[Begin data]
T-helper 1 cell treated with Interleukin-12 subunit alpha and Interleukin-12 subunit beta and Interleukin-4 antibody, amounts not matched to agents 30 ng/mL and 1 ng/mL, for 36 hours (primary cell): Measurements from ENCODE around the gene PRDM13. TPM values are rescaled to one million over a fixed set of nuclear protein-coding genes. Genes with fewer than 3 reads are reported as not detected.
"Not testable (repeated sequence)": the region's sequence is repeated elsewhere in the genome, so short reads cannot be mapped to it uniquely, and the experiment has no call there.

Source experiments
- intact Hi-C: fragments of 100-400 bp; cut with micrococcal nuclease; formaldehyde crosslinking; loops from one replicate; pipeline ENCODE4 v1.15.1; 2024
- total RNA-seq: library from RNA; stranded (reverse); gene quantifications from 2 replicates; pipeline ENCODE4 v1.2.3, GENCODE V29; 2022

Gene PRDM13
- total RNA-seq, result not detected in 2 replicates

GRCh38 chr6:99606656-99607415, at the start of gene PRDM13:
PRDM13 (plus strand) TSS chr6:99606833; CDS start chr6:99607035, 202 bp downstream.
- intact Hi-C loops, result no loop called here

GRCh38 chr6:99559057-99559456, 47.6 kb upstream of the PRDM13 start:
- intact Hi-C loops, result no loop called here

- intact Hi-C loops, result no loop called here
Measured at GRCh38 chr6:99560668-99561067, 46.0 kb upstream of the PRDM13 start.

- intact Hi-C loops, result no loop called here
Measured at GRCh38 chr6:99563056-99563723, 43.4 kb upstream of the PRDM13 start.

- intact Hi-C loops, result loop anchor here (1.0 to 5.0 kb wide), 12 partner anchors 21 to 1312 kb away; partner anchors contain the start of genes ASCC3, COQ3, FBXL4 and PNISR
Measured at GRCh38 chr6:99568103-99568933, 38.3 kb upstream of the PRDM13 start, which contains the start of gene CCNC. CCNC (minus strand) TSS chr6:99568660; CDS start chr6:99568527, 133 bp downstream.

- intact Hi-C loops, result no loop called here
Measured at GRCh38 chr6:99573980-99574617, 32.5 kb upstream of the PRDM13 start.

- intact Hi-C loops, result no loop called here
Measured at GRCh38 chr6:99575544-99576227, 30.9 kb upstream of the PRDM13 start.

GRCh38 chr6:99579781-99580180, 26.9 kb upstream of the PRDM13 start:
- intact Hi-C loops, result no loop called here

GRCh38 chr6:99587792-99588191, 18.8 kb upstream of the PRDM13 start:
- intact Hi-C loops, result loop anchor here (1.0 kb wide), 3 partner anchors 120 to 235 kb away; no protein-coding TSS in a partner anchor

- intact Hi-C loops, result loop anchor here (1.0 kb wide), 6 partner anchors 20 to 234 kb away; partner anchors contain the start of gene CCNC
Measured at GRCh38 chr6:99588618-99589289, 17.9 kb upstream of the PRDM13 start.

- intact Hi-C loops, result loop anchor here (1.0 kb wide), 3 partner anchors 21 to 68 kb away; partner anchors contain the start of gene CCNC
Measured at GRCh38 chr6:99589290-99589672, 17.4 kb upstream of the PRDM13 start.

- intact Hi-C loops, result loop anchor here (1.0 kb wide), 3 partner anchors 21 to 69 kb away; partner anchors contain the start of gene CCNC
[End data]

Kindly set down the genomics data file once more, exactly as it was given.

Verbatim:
T-helper 1 cell treated with Interleukin-12 subunit alpha and Interleukin-12 subunit beta and Interleukin-4 antibody, amounts not matched to agents 30 ng/mL and 1 ng/mL, for 36 hours (primary cell): Measurements from ENCODE around the gene PRDM13. TPM values are rescaled to one million over a fixed set of nuclear protein-coding genes. Genes with fewer than 3 reads are reported as not detected.
"Not testable (repeated sequence)": the region's sequence is repeated elsewhere in the genome, so short reads cannot be mapped to it uniquely, and the experiment has no call there.

Source experiments
- intact Hi-C: fragments of 100-400 bp; cut with micrococcal nuclease; formaldehyde crosslinking; loops from one replicate; pipeline ENCODE4 v1.15.1; 2024
- total RNA-seq: library from RNA; stranded (reverse); gene quantifications from 2 replicates; pipeline ENCODE4 v1.2.3, GENCODE V29; 2022

Gene PRDM13
- total RNA-seq, result not detected in 2 replicates

GRCh38 chr6:99606656-99607415, at the start of gene PRDM13:
PRDM13 (plus strand) TSS chr6:99606833; CDS start chr6:99607035, 202 bp downstream.
- intact Hi-C loops, result no loop called here

GRCh38 chr6:99559057-99559456, 47.6 kb upstream of the PRDM13 start:
- intact Hi-C loops, result no loop called here

- intact Hi-C loops, result no loop called here
Measured at GRCh38 chr6:99560668-99561067, 46.0 kb upstream of the PRDM13 start.

- intact Hi-C loops, result no loop called here
Measured at GRCh38 chr6:99563056-99563723, 43.4 kb upstream of the PRDM13 start.

- intact Hi-C loops, result loop anchor here (1.0 to 5.0 kb wide), 12 partner anchors 21 to 1312 kb away; partner anchors contain the start of genes ASCC3, COQ3, FBXL4 and PNISR
Measured at GRCh38 chr6:99568103-99568933, 38.3 kb upstream of the PRDM13 start, which contains the start of gene CCNC. CCNC (minus strand) TSS chr6:99568660; CDS start chr6:99568527, 133 bp downstream.

- intact Hi-C loops, result no loop called here
Measured at GRCh38 chr6:99573980-99574617, 32.5 kb upstream of the PRDM13 start.

- intact Hi-C loops, result no loop called here
Measured at GRCh38 chr6:99575544-99576227, 30.9 kb upstream of the PRDM13 start.

GRCh38 chr6:99579781-99580180, 26.9 kb upstream of the PRDM13 start:
- intact Hi-C loops, result no loop called here

GRCh38 chr6:99587792-99588191, 18.8 kb upstream of the PRDM13 start:
- intact Hi-C loops, result loop anchor here (1.0 kb wide), 3 partner anchors 120 to 235 kb away; no protein-coding TSS in a partner anchor

- intact Hi-C loops, result loop anchor here (1.0 kb wide), 6 partner anchors 20 to 234 kb away; partner anchors contain the start of gene CCNC
Measured at GRCh38 chr6:99588618-99589289, 17.9 kb upstream of the PRDM13 start.

- intact Hi-C loops, result loop anchor here (1.0 kb wide), 3 partner anchors 21 to 68 kb away; partner anchors contain the start of gene CCNC
Measured at GRCh38 chr6:99589290-99589672, 17.4 kb upstream of the PRDM13 start.

- intact Hi-C loops, result loop anchor here (1.0 kb wide), 3 partner anchors 21 to 69 kb away; partner anchors contain the start of gene CCNC